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Emergence of antibiotic resistant bacteria from coastal environment - a review

Khan Chowdhury, Ahmed Jalal and John, Akbar and Yunus, Kamaruzzaman and K., Kathiresan (2012) Emergence of antibiotic resistant bacteria from coastal environment - a review. In: Antibiotic resistance bacteria: a continuous challenge in the new millennium. InTech, Rijeka, Croatia, pp. 143-158. ISBN 9789535104728

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1. Introduction Antibiotic resistance in microbes is a growing issue of human health. The extraordinary ability of microbes to develop resistance to various antibiotics attracted evolutionary scientists and environmental biologists in recent years. Historically, the use of antimicrobial agents started in 1904 with the discovery of Tripan red by Ehrlich and Shiga (Browning & Gulbransen, 1936). In 1929, penicillin was discovered by Alexander Fleming when his group found that the fungus Penicilium notatum produces a very selective inhibitor for Staphylococcus sp. Fleming’s discovery showed that not only synthetic agents like Ehrlich’s “Magic Bullet” but also a microbial product can be an effective antimicrobial drug (Hare, 1970). In 1943, Waksman started to use the word “antibiotics” when he discovered streptomycin (Wainwright, 1988). After the initial age of discovery and since the 1970s many antimicrobial agents have been developed together with the discoveries of new antibiotics. It is well documented that the evolution of antibiotic resistance in bacterial strains is a direct consequence of natural selection applied by widespread use of antibiotic drugs (Benveniste & Davies, 1973). The providential experiment by Fleming demonstrated the production of antibiotics (Penicillin) which eventually led to its large-scale production from mold Penicillium notatum in the 1940s. As early as the late 1940s resistant strains of bacteria began to appear due to their extraordinary ability in gaining resistance towards any particular antibiotics with elapsing generation (Shoemaker et al., 2001; Chopra & Roberts et al., 2001; Doern et al., 2001). In 1980 it was estimated that 3–5% of S. pneumoniae were penicillin-resistant and by 1998, 34% of the S. pneumoniae sampled were resistant to penicillin. Currently, it is estimated that more than 70% of the bacteria that cause hospitalacquired infections are resistant to at least one of the antibiotics used to treat them (NIAID, 2006).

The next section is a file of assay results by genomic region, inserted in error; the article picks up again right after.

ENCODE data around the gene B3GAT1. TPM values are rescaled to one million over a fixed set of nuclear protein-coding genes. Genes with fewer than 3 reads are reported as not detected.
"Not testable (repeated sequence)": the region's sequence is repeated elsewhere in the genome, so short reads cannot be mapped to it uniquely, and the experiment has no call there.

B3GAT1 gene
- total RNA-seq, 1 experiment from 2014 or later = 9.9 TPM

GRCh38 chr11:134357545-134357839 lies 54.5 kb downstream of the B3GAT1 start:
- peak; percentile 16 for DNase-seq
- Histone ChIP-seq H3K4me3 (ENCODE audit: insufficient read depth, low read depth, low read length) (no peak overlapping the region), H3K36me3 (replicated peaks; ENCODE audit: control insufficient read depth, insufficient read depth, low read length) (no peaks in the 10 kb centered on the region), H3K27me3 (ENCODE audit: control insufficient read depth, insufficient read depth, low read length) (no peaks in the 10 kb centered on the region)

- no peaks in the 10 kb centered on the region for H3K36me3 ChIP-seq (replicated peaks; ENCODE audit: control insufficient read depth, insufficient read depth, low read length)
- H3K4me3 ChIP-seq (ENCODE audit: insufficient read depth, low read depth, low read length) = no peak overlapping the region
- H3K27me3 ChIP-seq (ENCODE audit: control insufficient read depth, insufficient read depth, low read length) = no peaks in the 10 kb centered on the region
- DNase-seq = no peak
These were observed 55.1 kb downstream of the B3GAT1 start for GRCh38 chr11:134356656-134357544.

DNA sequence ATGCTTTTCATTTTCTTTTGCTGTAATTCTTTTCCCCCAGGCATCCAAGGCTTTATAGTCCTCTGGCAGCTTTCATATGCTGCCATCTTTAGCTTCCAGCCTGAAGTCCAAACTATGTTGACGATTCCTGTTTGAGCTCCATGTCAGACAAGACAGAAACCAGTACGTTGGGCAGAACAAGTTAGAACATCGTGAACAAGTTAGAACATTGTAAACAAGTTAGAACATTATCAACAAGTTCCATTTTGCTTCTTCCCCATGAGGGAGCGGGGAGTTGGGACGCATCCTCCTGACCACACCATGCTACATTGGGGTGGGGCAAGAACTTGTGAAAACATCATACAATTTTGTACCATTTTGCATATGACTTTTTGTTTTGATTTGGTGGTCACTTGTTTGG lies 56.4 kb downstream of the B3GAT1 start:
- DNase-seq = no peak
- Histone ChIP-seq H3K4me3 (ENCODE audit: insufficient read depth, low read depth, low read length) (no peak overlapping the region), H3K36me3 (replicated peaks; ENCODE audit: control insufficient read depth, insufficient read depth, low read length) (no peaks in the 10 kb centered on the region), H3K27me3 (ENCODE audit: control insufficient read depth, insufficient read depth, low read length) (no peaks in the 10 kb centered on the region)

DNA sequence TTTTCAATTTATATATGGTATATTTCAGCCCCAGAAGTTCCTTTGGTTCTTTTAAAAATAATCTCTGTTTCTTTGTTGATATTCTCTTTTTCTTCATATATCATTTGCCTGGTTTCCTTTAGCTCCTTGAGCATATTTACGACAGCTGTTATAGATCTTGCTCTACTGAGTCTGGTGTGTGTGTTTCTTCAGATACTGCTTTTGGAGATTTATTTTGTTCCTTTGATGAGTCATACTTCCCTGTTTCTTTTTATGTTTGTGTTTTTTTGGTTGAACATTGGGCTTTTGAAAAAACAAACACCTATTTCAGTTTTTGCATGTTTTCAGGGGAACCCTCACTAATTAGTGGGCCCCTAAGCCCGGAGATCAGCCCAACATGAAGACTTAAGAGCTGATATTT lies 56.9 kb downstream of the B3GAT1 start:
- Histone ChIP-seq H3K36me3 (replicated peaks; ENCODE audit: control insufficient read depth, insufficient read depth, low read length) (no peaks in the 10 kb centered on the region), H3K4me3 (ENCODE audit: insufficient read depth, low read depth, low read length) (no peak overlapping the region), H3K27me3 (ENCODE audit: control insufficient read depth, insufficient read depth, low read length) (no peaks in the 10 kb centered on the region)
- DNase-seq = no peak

Item Type: Book Chapter
Additional Information: 3575/23834
Uncontrolled Keywords: antibacteria
Subjects: Q Science > QH Natural history > QH301 Biology
Kulliyyahs/Centres/Divisions/Institutes (Can select more than one option. Press CONTROL button): Kulliyyah of Science
Kulliyyah of Science > Department of Biotechnology
Depositing User: Professor Dr. Kamaruzzaman Yunus
Date Deposited: 07 May 2012 10:31
Last Modified: 07 Dec 2017 12:31
URI: http://irep.iium.edu.my/id/eprint/23834

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